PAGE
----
Andrew Bird: Break It Yourself
[Mom + Pop]
Last year, Andrew Bird contributed a cover of the Kermit the Frog classic “Bein’ Green” to a Muppets tribute album. Elsewhere, he partnered with sculptor and instrument maker Ian Schneller on a performance and installation involving speakers made from recycled newspapers and dryer lint. He follows the same definition of “quirky” that people use for Wes Anderson movies — his interests are idiosyncratic, to be sure, but somehow the definition feels too overreaching, like using Instagram and “hipster” in the same breath. (Bird, this week, actually used Instagram to promote the album, so, there you go.)
Bird’s seventh solo album, Break It Yourself, will likely set itself up for those dreaded descriptors, from the titles onward. There are references to Greek mythology, to horrible international tragedies. There’s a fake palindrome (how meta!). There is, per usual, quite a fair amount of whistling. It is, however, a bit more reserved than the earlier Birds (groan). Long gone are the rapturous flourishes of “Fake Palindromes” and even further the weird but awesome swing revival phase in which he participated as a Squirrel Nut Zipper. What we’re left with is a guy, with a violin, an embouchure of pure steel, and a set of sweet, gentle (though occasionally a bit too much so) jams that will come to you with good intentions. Break It Yourself greets its listener like a friend-turned-lover making the first move: sitting on opposite ends of the couch, inching closer and putting its arm around you and by the end, you’re curled up together, sleepy but overall content.
From the outset, it seems that “sleepy” will be the decisive adjective of this album. “Desperation Breeds ” a song in which Bird sings about the plight of our ecosystem and rapidly declining bee populations, even begins on a downbeat. The lack of urgency about such an important issue to human survival seems a bit odd, but as with quite a bit of this album, Bird’s songs start to peek out of their shells a third, halfway through, and come around the corner with vocal whinnies or stunning vibratos or gorgeous swells that make it worth sticking around.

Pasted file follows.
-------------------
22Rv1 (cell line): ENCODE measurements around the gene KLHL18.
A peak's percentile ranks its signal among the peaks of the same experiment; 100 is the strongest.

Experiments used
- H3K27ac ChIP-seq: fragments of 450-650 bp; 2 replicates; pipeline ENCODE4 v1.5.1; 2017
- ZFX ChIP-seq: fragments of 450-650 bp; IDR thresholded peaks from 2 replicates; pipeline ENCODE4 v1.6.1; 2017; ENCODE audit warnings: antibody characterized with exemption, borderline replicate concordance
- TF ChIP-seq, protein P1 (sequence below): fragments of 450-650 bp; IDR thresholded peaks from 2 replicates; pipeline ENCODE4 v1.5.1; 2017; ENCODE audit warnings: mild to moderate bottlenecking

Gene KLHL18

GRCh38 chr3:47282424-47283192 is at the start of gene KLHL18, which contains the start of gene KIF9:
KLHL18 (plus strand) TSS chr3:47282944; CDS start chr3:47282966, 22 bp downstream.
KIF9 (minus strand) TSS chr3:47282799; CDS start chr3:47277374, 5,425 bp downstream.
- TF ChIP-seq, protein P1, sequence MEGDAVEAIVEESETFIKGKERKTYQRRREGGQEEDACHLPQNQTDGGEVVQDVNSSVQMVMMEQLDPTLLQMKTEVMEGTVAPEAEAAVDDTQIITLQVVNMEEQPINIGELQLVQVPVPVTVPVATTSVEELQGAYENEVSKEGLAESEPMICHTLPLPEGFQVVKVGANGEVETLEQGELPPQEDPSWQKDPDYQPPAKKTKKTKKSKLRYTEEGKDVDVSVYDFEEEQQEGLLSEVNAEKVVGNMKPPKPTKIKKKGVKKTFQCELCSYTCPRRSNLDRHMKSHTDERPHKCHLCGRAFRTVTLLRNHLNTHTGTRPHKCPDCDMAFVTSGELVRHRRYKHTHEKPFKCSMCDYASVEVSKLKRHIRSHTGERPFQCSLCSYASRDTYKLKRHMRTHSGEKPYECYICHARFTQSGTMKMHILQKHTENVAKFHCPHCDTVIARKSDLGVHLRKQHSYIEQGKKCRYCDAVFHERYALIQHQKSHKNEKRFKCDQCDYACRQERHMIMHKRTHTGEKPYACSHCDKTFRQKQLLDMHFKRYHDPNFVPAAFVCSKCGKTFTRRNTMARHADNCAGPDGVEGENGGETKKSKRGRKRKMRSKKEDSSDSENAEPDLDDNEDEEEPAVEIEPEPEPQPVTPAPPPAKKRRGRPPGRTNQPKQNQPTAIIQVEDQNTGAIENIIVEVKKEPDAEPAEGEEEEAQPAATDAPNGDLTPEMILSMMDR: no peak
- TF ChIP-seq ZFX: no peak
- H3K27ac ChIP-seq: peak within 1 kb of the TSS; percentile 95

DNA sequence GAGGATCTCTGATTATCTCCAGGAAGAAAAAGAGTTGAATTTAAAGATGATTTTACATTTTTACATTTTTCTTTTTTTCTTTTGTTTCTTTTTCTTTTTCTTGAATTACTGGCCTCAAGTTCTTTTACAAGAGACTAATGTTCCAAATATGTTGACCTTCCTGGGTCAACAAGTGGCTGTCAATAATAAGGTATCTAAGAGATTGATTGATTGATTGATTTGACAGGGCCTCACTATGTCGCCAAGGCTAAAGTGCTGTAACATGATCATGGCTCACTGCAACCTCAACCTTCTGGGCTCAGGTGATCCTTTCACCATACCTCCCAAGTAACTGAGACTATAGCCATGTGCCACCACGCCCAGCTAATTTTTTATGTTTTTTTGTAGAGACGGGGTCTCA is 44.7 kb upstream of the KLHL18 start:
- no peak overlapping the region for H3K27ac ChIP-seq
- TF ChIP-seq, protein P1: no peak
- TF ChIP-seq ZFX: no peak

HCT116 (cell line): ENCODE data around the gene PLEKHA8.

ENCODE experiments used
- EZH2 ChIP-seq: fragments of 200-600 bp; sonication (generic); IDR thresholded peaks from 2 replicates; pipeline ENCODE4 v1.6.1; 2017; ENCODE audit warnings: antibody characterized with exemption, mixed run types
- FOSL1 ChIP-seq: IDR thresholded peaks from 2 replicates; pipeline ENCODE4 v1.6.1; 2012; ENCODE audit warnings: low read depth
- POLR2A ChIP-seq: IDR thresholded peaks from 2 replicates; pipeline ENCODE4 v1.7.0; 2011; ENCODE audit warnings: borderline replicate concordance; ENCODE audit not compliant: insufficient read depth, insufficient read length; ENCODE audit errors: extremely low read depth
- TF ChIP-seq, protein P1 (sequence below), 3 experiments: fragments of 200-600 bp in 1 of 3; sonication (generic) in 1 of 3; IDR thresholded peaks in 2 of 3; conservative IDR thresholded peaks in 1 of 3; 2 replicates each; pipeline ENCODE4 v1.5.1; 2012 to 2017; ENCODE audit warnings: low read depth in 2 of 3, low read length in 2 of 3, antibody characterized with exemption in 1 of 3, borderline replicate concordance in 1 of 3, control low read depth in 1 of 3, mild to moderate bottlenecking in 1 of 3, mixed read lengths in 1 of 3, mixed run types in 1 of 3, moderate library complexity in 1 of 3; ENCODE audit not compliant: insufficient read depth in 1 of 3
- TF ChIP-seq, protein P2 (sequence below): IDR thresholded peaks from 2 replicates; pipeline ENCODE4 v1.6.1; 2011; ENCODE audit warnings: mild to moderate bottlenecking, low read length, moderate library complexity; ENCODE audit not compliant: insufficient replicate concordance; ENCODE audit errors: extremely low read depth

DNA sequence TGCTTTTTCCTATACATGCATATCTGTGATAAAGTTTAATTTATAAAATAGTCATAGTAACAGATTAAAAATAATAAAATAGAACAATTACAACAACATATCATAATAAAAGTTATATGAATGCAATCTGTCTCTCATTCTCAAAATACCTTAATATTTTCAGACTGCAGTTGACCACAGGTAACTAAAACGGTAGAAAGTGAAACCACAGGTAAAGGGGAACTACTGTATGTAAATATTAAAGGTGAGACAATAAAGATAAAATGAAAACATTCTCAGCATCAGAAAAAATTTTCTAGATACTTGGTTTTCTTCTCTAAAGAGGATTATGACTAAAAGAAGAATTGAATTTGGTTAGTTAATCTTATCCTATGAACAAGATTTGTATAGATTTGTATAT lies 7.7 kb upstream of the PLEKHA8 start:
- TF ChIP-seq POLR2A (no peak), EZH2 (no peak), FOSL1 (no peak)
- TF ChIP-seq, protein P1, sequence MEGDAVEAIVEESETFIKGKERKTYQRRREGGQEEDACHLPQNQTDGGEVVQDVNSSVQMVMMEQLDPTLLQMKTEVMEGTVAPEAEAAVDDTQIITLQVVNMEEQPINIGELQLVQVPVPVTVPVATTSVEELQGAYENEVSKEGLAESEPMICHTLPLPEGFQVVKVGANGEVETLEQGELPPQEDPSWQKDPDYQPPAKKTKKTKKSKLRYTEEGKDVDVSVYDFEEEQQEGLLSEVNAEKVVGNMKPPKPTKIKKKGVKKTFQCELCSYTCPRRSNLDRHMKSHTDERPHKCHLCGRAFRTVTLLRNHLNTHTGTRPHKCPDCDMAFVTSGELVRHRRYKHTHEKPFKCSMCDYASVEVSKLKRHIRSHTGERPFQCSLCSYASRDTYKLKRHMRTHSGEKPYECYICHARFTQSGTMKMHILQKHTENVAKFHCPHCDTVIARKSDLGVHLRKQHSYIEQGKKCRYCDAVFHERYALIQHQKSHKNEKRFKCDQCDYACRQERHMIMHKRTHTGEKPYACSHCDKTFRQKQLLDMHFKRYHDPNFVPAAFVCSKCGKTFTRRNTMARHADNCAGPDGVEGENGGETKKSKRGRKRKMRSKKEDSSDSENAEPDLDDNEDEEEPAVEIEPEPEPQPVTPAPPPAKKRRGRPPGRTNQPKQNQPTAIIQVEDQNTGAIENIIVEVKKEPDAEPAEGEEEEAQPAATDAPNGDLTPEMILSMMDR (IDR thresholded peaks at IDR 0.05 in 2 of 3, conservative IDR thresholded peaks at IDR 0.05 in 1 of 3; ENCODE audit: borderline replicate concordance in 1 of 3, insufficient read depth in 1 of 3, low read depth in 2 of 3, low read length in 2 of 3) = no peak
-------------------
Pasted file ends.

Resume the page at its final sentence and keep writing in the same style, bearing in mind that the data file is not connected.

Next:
“Danse Caribe” is like one of Gauguin’s Tahiti paintings: a colorful and nostalgic scene painted from the perspective of the visitor with an easy-going feel and fiddles and whistles standing in for calling seabirds. Around two-and-a-half minutes, Bird gets some wind in his sails and the tempo picks up with a gleeful jig. The wistful, shining “Sifters” and “Orpheo Looks Back” layer themselves in a similar matter: the former sports unexpected woodblock jabs and Bird’s voice wavering and crescendos as he sings a “lullaby to leave by,” the latter with mandolin, fiddle and whistle shuffling, one after another before unfolding into the more intricate pizzicato/string dialogues he does so well. “Fatal Shore,” another cut alluding to this Greek tragedy, begins spare and sad, but gets a lift with Annie Clark’s warm vocals, Matt Dosh’s essential drum backbone and a surprising burst of peppy whistling from Bird.
The typically Bird-titled “Near Death Experience Experience” is perhaps the most reminiscent of his older work—the pizzicato and scatting ladder of an introduction before he conjures images of a world where travelers redeem miles for cash and wanting to “dance like cancer survivors.” It’s something of a spiritual sequel to “A Nervous Tic Motion Of the Head to the Left,” celebrating valuing life after cheating death instead of solemnly telling his subject, “by all accounts, you really should have died.” He recalls other musicians too: “Lusitania” has been in Bird’s live repertoire for some time now and feels a bit like a lost track from Mermaid Avenue.
Even with a softer approach, Bird still hasn’t lost his ambition, as seen in the eight-minute-plus “Hole in the Ocean Floor.” The result is at times, a haunting wind-down with hints of back-masked vocals amid the gorgeous strings for a Mariana Trench-vast effect, and at other times, it drags like a too-long movie. This effect is perhaps amplified when paired with closer “Belles,” whose wind chimes were made for lullabies and can certainly be used as evidence for the album’s detractors who claim it “put them to sleep.”
Break It Yourself will likely leave its listeners divided: some will call it boring; others will call it beautiful. There is a bit of longing for the dynamic sounds of which he is capable, but what the album does remind us is that above all, Andrew Bird is a highly skilled musician capable of crafting an album full of delightful little moments that make the album worth a fair listen, and more. And you don’t need to listen on phonographs made from dryer lint and papier-mache to realize its loveliness.